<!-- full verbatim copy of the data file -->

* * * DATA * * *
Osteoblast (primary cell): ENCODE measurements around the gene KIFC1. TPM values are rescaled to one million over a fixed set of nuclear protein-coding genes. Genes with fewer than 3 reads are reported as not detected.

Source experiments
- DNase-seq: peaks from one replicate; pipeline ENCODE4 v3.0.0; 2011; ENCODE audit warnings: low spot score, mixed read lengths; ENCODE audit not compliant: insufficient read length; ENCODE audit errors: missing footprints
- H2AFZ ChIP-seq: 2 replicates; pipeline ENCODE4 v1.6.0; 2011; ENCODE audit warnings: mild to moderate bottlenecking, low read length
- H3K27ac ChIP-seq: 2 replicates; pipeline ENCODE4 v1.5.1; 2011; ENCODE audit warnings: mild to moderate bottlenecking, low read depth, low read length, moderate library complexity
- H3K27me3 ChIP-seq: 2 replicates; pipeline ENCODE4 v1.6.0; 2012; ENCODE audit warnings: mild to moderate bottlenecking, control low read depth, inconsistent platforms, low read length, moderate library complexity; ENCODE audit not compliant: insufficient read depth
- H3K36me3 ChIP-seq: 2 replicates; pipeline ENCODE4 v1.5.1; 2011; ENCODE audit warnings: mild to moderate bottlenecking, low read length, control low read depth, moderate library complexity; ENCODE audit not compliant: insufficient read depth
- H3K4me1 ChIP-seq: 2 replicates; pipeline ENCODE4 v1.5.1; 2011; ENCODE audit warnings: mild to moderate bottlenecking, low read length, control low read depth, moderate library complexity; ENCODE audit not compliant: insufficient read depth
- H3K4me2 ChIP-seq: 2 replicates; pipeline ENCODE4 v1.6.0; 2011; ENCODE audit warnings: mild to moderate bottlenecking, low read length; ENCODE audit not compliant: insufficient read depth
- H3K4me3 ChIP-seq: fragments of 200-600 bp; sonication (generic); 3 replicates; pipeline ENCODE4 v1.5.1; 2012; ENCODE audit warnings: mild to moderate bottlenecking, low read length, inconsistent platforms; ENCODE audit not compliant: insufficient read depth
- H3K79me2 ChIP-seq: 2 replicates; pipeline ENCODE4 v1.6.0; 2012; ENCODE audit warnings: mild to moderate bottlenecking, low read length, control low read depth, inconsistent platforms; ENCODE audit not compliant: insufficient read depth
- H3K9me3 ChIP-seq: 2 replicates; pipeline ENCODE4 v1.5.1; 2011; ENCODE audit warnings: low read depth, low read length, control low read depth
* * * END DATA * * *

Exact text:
Osteoblast (primary cell): ENCODE measurements around the gene KIFC1. TPM values are rescaled to one million over a fixed set of nuclear protein-coding genes. Genes with fewer than 3 reads are reported as not detected.

Source experiments
- DNase-seq: peaks from one replicate; pipeline ENCODE4 v3.0.0; 2011; ENCODE audit warnings: low spot score, mixed read lengths; ENCODE audit not compliant: insufficient read length; ENCODE audit errors: missing footprints
- H2AFZ ChIP-seq: 2 replicates; pipeline ENCODE4 v1.6.0; 2011; ENCODE audit warnings: mild to moderate bottlenecking, low read length
- H3K27ac ChIP-seq: 2 replicates; pipeline ENCODE4 v1.5.1; 2011; ENCODE audit warnings: mild to moderate bottlenecking, low read depth, low read length, moderate library complexity
- H3K27me3 ChIP-seq: 2 replicates; pipeline ENCODE4 v1.6.0; 2012; ENCODE audit warnings: mild to moderate bottlenecking, control low read depth, inconsistent platforms, low read length, moderate library complexity; ENCODE audit not compliant: insufficient read depth
- H3K36me3 ChIP-seq: 2 replicates; pipeline ENCODE4 v1.5.1; 2011; ENCODE audit warnings: mild to moderate bottlenecking, low read length, control low read depth, moderate library complexity; ENCODE audit not compliant: insufficient read depth
- H3K4me1 ChIP-seq: 2 replicates; pipeline ENCODE4 v1.5.1; 2011; ENCODE audit warnings: mild to moderate bottlenecking, low read length, control low read depth, moderate library complexity; ENCODE audit not compliant: insufficient read depth
- H3K4me2 ChIP-seq: 2 replicates; pipeline ENCODE4 v1.6.0; 2011; ENCODE audit warnings: mild to moderate bottlenecking, low read length; ENCODE audit not compliant: insufficient read depth
- H3K4me3 ChIP-seq: fragments of 200-600 bp; sonication (generic); 3 replicates; pipeline ENCODE4 v1.5.1; 2012; ENCODE audit warnings: mild to moderate bottlenecking, low read length, inconsistent platforms; ENCODE audit not compliant: insufficient read depth
- H3K79me2 ChIP-seq: 2 replicates; pipeline ENCODE4 v1.6.0; 2012; ENCODE audit warnings: mild to moderate bottlenecking, low read length, control low read depth, inconsistent platforms; ENCODE audit not compliant: insufficient read depth
- H3K9me3 ChIP-seq: 2 replicates; pipeline ENCODE4 v1.5.1; 2011; ENCODE audit warnings: low read depth, low read length, control low read depth